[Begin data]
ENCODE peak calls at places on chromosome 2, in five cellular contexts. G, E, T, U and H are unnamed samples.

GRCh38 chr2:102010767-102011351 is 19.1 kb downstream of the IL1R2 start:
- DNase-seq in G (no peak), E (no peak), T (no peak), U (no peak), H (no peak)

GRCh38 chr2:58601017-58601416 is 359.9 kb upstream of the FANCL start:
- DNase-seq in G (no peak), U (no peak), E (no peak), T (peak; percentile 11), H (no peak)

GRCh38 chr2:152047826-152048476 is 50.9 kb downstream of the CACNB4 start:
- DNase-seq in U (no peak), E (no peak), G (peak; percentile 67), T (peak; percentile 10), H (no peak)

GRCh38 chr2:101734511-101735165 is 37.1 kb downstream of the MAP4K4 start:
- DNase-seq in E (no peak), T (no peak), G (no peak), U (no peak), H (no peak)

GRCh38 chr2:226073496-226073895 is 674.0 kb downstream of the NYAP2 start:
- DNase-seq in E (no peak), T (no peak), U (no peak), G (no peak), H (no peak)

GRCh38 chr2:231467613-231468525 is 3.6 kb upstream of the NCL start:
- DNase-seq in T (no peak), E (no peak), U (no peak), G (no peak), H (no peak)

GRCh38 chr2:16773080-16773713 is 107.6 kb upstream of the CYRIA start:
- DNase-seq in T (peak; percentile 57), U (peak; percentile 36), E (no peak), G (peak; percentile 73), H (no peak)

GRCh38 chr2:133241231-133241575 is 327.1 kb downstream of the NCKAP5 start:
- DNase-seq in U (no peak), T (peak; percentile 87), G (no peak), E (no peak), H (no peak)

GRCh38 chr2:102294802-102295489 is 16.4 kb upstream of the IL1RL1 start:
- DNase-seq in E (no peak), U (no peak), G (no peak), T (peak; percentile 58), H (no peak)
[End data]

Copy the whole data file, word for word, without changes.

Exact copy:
ENCODE peak calls at places on chromosome 2, in five cellular contexts. G, E, T, U and H are unnamed samples.

GRCh38 chr2:102010767-102011351 is 19.1 kb downstream of the IL1R2 start:
- DNase-seq in G (no peak), E (no peak), T (no peak), U (no peak), H (no peak)

GRCh38 chr2:58601017-58601416 is 359.9 kb upstream of the FANCL start:
- DNase-seq in G (no peak), U (no peak), E (no peak), T (peak; percentile 11), H (no peak)

GRCh38 chr2:152047826-152048476 is 50.9 kb downstream of the CACNB4 start:
- DNase-seq in U (no peak), E (no peak), G (peak; percentile 67), T (peak; percentile 10), H (no peak)

GRCh38 chr2:101734511-101735165 is 37.1 kb downstream of the MAP4K4 start:
- DNase-seq in E (no peak), T (no peak), G (no peak), U (no peak), H (no peak)

GRCh38 chr2:226073496-226073895 is 674.0 kb downstream of the NYAP2 start:
- DNase-seq in E (no peak), T (no peak), U (no peak), G (no peak), H (no peak)

GRCh38 chr2:231467613-231468525 is 3.6 kb upstream of the NCL start:
- DNase-seq in T (no peak), E (no peak), U (no peak), G (no peak), H (no peak)

GRCh38 chr2:16773080-16773713 is 107.6 kb upstream of the CYRIA start:
- DNase-seq in T (peak; percentile 57), U (peak; percentile 36), E (no peak), G (peak; percentile 73), H (no peak)

GRCh38 chr2:133241231-133241575 is 327.1 kb downstream of the NCKAP5 start:
- DNase-seq in U (no peak), T (peak; percentile 87), G (no peak), E (no peak), H (no peak)

GRCh38 chr2:102294802-102295489 is 16.4 kb upstream of the IL1RL1 start:
- DNase-seq in E (no peak), U (no peak), G (no peak), T (peak; percentile 58), H (no peak)